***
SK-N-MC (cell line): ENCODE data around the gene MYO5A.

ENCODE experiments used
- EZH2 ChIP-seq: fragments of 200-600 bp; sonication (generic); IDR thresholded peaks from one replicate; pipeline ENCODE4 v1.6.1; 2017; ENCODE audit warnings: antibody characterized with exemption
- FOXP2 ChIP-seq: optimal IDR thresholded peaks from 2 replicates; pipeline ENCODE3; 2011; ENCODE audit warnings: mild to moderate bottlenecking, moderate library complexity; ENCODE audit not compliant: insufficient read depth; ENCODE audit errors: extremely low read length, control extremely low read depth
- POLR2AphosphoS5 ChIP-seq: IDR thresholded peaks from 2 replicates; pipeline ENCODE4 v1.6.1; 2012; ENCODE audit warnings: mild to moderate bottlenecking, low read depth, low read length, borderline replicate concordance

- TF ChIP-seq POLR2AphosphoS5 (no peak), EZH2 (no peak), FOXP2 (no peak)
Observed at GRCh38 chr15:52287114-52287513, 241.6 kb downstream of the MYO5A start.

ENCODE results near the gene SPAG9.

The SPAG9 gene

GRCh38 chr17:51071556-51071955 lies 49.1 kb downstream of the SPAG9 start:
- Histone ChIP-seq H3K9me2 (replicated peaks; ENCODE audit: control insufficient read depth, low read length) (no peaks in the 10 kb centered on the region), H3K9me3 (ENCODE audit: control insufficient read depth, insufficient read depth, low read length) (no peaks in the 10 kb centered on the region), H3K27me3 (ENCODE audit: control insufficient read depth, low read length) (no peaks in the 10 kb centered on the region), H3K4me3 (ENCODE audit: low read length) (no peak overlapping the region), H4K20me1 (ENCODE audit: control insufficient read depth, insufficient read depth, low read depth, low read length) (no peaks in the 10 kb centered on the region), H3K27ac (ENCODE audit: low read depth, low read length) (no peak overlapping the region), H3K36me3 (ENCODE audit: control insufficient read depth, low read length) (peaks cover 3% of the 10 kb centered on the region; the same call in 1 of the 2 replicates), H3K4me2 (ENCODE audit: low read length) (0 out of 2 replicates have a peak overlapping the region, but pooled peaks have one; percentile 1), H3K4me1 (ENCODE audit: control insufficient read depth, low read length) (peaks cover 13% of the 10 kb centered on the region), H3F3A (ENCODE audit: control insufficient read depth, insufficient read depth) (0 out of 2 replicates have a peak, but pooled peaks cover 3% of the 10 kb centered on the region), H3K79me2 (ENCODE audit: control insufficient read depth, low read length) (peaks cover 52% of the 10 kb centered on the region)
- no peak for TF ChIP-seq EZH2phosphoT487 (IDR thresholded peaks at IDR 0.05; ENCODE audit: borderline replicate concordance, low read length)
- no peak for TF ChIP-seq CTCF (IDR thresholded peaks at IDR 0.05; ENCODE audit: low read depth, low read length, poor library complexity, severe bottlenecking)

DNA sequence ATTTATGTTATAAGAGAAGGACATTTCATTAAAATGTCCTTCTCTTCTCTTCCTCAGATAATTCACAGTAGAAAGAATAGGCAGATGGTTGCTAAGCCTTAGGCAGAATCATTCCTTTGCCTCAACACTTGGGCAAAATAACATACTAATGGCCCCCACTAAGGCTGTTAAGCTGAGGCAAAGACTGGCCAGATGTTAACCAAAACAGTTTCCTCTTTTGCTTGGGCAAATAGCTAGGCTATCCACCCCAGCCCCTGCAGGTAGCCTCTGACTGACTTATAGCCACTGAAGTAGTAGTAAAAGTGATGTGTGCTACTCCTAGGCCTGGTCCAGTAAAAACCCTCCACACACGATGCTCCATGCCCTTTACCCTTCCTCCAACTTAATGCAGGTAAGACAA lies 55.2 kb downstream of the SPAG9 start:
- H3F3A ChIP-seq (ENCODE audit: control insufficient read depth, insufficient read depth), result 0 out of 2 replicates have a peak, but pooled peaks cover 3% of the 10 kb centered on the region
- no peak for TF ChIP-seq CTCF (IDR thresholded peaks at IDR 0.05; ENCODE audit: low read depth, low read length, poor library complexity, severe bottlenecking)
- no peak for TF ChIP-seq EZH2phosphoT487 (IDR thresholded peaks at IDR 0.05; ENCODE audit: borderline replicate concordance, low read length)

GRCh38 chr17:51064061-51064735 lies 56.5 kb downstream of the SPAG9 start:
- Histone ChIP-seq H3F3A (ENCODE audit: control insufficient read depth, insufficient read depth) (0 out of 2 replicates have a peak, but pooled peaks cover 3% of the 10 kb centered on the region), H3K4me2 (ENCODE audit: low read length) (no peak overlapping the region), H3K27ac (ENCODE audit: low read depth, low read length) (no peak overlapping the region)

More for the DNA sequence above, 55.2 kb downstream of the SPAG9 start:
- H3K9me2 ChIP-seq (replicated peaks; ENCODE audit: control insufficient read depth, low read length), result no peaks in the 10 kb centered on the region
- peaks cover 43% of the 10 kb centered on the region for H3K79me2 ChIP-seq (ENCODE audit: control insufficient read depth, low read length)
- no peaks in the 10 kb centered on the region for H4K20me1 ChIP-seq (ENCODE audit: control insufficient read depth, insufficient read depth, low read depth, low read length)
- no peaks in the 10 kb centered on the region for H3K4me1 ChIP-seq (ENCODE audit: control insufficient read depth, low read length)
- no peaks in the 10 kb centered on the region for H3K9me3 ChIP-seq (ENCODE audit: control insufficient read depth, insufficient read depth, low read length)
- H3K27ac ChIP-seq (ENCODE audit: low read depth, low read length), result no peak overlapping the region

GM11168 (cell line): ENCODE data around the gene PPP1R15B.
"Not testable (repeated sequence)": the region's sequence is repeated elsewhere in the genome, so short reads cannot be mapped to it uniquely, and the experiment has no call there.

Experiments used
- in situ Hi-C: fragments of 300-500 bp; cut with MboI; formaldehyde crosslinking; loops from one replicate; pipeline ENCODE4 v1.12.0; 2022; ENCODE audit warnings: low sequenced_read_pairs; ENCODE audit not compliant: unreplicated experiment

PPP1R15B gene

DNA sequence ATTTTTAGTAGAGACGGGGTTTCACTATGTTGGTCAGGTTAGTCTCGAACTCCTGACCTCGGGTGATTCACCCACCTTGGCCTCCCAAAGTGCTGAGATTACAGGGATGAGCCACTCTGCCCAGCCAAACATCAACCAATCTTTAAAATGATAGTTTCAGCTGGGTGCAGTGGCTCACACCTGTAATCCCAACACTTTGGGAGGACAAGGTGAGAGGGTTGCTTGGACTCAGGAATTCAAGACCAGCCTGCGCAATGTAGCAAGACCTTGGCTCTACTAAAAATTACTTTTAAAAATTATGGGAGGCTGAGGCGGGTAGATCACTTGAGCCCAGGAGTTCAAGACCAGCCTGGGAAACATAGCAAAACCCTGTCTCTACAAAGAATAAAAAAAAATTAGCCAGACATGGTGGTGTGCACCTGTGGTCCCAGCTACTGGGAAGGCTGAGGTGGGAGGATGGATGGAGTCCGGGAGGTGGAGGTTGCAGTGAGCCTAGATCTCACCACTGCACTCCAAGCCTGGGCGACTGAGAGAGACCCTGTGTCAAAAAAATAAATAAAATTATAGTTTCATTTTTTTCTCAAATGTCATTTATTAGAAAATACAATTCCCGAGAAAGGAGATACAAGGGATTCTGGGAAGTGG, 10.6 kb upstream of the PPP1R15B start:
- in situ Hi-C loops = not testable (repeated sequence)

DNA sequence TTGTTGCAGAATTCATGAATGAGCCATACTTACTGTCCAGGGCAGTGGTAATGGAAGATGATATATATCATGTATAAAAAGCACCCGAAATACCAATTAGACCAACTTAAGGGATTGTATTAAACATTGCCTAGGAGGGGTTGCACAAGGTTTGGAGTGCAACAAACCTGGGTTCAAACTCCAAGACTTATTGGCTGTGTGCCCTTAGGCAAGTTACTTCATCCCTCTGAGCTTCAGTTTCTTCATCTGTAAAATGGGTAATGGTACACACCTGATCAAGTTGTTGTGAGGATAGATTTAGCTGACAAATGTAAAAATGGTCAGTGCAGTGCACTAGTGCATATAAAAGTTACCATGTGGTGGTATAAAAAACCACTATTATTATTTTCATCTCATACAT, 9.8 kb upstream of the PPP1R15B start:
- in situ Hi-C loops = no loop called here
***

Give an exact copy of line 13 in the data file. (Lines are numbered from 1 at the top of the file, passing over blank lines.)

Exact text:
- no peak for TF ChIP-seq CTCF (IDR thresholded peaks at IDR 0.05; ENCODE audit: low read depth, low read length, poor library complexity, severe bottlenecking)